An irregular, irreverent, post-modern account of the surreal, the ordinary, and the bizarre happenings on and around the Felia lavender farm in Crete

Saturday, April 10, 2010

Book Review - Broken Glass by Alain Mabanckou

Mabanckou is a French speaking Congolese and his is a fresh voice on the literary scene. Whilst not strictly speaking a novel in its modern sense this is an uplifting and joyous read, The narrator, clearly unreliable since he is a recurrent drunk, relate tales told to him by various customers at the Congolese bar Credit Gone West. His little notebook, forced on him by the bar's owner the Stubborn Snail, gradually fills with riveting little lives until he slowly reveals his own version of his own story. The lives he shows us are not our western lives but the problems are similar. Mabanckou writes in a consistently engaging way with scant regard for traditional grammar and punctuation but he always takes the reader with him. Filled with asides to great literature this text shines with a light from within.

Only two of Mabanckou's books have been translated so far but I await more with bated breath.

Wednesday, April 07, 2010

3 not 2

Now here's a turn-up for the book. Until January I thought that we had 2 varieties of olive tree growing in our grove. I even thought I knew both varieties - Koroneikei and Rethymniote. Imagine my surprise then when it dawned on me that we actually have 3 varieties.

I had observed in previous years that some of our trees come into flower earlier than others but this year the difference in blossom time prompted some serious thought. Some of what we refer to as "the house olives" were starting to bloom in January and February when we harvested them. The bulk of the trees - the eating olives (Rethymniote) and the main-crop oil olives (Koroneiki) started to bloom this week (April 2010).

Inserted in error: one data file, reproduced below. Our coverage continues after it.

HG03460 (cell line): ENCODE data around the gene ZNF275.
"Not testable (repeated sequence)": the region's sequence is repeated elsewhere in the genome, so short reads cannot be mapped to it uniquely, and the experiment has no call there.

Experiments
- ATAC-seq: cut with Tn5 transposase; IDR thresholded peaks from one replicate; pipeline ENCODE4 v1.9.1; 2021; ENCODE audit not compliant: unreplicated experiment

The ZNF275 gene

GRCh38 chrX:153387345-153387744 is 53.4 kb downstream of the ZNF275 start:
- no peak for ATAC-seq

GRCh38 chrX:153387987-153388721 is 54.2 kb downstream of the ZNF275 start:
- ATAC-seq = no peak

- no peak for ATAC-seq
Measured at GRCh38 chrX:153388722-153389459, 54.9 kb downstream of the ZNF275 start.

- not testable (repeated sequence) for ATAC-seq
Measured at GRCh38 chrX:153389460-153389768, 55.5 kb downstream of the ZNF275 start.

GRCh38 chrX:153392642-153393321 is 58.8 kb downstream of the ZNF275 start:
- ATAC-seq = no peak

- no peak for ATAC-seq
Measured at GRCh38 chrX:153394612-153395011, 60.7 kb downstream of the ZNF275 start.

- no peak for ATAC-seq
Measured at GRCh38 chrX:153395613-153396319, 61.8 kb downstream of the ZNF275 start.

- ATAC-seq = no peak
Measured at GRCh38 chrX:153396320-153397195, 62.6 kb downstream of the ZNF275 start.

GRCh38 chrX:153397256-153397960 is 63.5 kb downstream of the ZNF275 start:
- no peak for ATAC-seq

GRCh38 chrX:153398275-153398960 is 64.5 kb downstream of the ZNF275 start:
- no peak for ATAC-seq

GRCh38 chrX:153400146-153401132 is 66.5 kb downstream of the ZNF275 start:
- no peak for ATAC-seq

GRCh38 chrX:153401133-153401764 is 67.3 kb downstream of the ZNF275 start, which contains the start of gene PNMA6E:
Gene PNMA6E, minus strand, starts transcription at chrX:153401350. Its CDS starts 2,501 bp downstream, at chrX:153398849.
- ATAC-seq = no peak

This prompted, as I said, some serious thought and ongoing investigation. There are maybe 11 of these trees that bloom early and close examination reveals that the trunks are bigger in girth than the Koronekei but not ancient like the Rethymniotes. The leaves are subtly darker green and the bark is rougher. They are bigger too (particualry height wise or height aspirationally). With hindsight it may well be the case that the fruit matures earlier in the season but we shall keep a close eye on them come October November and watch for drop behaviour.

On reflection I had known for some time that the Koroneikei require another variety to help with pollination but had always assumed that either the Rethymniotes did that or that other olive trees in the valley did. Perhaps these 3rd way olives do it.

Well, you live and you learn and as to identifying the variety I shall pursue the issue but my main thread of investigation will be to do with which varieties need very little winter chill to produce flowering (there is some 1950s research on this topic that I am tracking down).